Hopes pinned on phonics after drop in level 3 awards

But head cautions against putting too much pressure on youngsters

The proportion of seven-year-olds awarded higher grades in reading, writing and maths key stage 1 tests dropped significantly this year.

Pupils are expected to reach level 2 by the time of doing these tests, and this is largely being achieved, with 84 per cent of pupils reaching the mark in reading, 80 per cent in writing, and 90 per cent in maths - the same as last year.

However the proportion of those getting to level 3 has fallen in all three subjects. In reading, 25 per cent of pupils reached level 3 compared to 27 per cent in 2005. In writing, 12 per cent have reached this level compared to 15 per cent in 2005, and in maths, 21 per cent compared to 23 per cent in 2005.

At level 2, pupils are able to write in sentences, with simple words spelt correctly, and use appropriate and interesting vocabulary. At level 3, their writing is "organised, imaginative and clear", with grammar usually correct and spelling usually accurate.

Michael Gove, the Conservative shadow education secretary, said the drop at the higher level mirrored the KS2 results earlier in the summer, which also showed that the number of pupils reaching higher levels had dropped - possibly because there has been less focus on stretching the brightest.

The Government has recently announced a raft of initiatives aimed at KS1 and reception. These include more focus on phonics and one-to-one tuition for those struggling under its Every Child a Reader, Every Child Counts and Every Child a Writer schemes.

Most controversially, the new Early Years Foundation Stage curriculum became law on Monday. One Early Years goal of being able to write simple words by the age of five is already under review after a campaign from Open Eye, a pressure group which includes teachers, academics and authors.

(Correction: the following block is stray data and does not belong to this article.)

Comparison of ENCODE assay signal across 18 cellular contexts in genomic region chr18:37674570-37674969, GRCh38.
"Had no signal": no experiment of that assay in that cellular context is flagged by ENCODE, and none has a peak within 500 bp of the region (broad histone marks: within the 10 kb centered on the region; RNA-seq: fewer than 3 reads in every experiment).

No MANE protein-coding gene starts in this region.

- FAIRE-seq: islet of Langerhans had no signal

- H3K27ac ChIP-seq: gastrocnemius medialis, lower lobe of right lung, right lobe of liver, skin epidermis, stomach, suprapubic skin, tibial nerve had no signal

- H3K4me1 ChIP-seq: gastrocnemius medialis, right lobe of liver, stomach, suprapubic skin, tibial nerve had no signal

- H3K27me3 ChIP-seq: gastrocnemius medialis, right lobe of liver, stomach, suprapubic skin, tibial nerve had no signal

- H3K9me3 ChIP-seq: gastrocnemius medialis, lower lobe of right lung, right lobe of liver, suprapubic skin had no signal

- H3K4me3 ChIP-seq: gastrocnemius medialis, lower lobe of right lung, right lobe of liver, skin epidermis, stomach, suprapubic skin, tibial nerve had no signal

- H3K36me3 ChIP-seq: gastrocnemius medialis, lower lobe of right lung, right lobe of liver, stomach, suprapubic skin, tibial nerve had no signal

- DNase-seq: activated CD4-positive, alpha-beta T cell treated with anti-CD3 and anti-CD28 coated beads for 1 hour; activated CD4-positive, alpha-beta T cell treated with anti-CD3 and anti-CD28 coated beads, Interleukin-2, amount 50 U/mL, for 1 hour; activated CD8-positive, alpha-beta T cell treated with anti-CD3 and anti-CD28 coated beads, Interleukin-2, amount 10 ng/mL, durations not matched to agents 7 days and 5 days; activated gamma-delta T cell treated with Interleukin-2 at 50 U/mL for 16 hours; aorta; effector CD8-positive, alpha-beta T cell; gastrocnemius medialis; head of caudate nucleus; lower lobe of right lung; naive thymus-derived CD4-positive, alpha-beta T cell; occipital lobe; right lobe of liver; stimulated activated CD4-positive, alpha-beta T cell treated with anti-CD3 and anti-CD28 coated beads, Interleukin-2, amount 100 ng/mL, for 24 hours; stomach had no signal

But Barbara Capstick, head of Bedgrove Infant School in Aylesbury, Buckinghamshire, said she was impressed by the Government's overall strategy. "The phonics guidance, Letters and Sounds, is the first government scheme we have followed," she said.

"These programmes always take two years to have an effect, so we will be looking for that next year. It has given the children so much confidence."

Mrs Capstick added that there were a host of reasons why fewer KS1 pupils were reaching level 3.

"The problem is, when we concentrate on one particular area, the other areas will not increase. It is about trying to find a balance and also understanding that these children are only six and seven. At that stage their maturity can be dependent on what input they have at home, whether they have gone to nursery and even whether they have a summer birthday. We should be careful not to put pressure on children at a very early stage."

This year's KS1 results also showed that 87 per cent of pupils reached the expected level 2 in speaking and listening and 89 per cent in science.

More girls than boys reached the expected level in all subjects, but more boys than girls reached level 3 in maths and sciences.


Phonics is the method of teaching children to link sounds with letters or groups of letters.

It has been a statutory part of the national curriculum since it was introduced in 1989, but in the past few years the focus on the phonics system has intensified.

In April 2005, the House of Commons education and skills select committee recommended a government review into reading. Should it be taught by introducing phonics `first, fast and only', or could children learn to read through a mixture of phonics and other methods, such as looking at context?

The Conservatives ramped up the pressure by making the teaching of phonics an election pledge in 2005.

When Labour won that election, Ruth Kelly, then education secretary, announced a review into reading headed by Jim Rose, former primary chief inspector.

In March 2006, the Rose Review recommended that phonics be taught in discrete lessons by the age of five. In the summer of 2007, Letters and Sounds - the Government's own phonic guidance - was distributed free to all schools.

Then in September 2007, the new style of phonics teaching became statutory.

By March of this year, Sir Jim (he was knighted in June 2007) estimated that around three quarters of schools were implementing phonics in line with his review. But publishers complained that sales of phonics schemes had fallen.

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